In My Father's House

Front Cover
Vintage Books, 1992 - Fiction - 214 pages
11 Reviews
/GAINES ERNEST J A compelling novel of a man brought to reckon with his buried past. In a small rural black community in Louisiana, Reverend Martin--a respected minister and civil rights leader, devoted husband and father, a man of strength and rectitude--comes face to face with the sins of his youth when a sinister stranger arrives in town

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Review: In My Father's House

User Review  - Katherine Bennett-wilson - Goodreads

It wasn't a bad read but I thought the author left something out at the end . In discussing that with a few of my book club members , a few felt that way too. The question is this his writing style? In a Lesson Before Dying ,it also felt unfinished.. It is a good choice for a book club read. Read full review

Review: In My Father's House

User Review  - Rachel - Goodreads

In My Father's House is both simple and dense, which is a rare combination. The plot, prose, and characters at first seem extremely straightforward, almost to the point of cliche - the mysterious and ... Read full review

Contents

I
3
II
14
III
22
Copyright

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About the author (1992)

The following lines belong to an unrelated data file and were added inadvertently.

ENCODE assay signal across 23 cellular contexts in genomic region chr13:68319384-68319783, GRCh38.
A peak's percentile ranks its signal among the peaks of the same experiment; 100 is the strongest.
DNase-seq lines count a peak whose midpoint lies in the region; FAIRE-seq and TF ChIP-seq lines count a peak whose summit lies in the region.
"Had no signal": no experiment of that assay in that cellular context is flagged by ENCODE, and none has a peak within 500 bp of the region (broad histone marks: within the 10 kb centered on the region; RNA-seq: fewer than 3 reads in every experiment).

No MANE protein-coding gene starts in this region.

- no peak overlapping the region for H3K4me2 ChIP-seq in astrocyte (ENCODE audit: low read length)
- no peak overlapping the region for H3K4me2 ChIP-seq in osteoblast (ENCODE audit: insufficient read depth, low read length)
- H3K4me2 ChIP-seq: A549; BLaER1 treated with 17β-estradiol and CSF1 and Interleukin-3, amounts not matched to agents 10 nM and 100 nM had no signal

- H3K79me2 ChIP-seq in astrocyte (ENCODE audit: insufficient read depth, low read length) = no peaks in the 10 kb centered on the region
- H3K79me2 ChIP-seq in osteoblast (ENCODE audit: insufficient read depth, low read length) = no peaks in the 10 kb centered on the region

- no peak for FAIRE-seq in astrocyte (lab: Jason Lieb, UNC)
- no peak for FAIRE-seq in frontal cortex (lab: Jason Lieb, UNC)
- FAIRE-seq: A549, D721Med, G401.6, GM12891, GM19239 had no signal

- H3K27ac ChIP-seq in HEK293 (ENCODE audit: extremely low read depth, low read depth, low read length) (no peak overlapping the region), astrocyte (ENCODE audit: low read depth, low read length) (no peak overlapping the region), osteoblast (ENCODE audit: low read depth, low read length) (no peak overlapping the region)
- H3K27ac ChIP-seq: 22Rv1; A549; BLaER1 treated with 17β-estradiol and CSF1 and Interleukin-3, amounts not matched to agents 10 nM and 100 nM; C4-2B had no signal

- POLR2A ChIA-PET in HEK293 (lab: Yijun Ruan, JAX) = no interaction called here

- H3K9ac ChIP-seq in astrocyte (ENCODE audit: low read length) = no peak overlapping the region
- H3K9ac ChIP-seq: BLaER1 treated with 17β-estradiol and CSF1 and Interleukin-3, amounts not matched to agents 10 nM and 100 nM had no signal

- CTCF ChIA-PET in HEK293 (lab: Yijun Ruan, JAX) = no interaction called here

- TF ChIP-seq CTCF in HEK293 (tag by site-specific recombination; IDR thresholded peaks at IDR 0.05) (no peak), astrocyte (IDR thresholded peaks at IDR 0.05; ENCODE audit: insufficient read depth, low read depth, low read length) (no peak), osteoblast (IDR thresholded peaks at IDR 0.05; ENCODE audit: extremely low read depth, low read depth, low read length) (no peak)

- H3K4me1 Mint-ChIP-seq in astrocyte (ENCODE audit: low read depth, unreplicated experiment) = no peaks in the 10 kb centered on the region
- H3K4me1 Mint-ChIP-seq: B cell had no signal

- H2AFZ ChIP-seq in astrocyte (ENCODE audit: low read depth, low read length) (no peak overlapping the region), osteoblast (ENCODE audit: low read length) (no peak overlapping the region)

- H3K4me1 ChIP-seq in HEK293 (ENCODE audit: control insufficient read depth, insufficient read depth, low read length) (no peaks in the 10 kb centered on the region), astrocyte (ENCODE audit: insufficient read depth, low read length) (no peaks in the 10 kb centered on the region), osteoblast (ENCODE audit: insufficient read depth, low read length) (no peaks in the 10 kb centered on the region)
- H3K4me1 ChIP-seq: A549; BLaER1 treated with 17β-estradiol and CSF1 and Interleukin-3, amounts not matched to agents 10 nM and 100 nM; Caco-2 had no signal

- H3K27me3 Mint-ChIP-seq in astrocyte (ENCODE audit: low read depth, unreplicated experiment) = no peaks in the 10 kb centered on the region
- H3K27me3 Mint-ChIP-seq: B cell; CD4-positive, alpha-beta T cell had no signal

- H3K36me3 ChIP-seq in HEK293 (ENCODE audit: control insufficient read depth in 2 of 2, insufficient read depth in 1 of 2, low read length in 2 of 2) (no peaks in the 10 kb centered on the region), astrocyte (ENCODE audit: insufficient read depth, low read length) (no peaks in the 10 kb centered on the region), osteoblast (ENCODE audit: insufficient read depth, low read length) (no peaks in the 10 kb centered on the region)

Ernest James Gaines was born on January 15, 1933, on the River Lake Plantation, Pointe Coupee Parish, Louisiana. His 1993 novel, A Lesson Before Dying, won the National Book Critics Circle Award for fiction. Gaines has been a MacArthur Foundation fellow, awarded the National Humanities Medal, and inducted into the French Ordre des Arts et des Lettres (Order of Arts and Letters) as a Chevalier. Although he was educated in California (at San Francisco State College and Stanford University), his fiction is dominated by images and characters drawn from rural Louisiana, where he was born and raised. Unquestionably the most recognizable, and probably the best, of Gaines's novels is The Autobiography of Miss Jane Pittman (1971), a fictional account of the long life of a black woman born a slave on a Louisiana plantation. Through the stories of the many fascinating people who touch Jane's life, Gaines presents not only a moving perspective on the struggles of African Americans but also a social history of the United States since the Civil War. It is a testimony to Gaines's skill as a writer and storyteller that many people believe Jane Pittman was a real person. Indeed, the novel is frequently misshelved in the biography section of bookstores. In 1993 Gaines also won the Dos Passos Prize and in 2000 he won the National Humanities Medal. Of Gaines's other works, Bloodline (1976), a collection of five short stories, stands out for its powerful portrayals of young men in search of self-respect and dignity.

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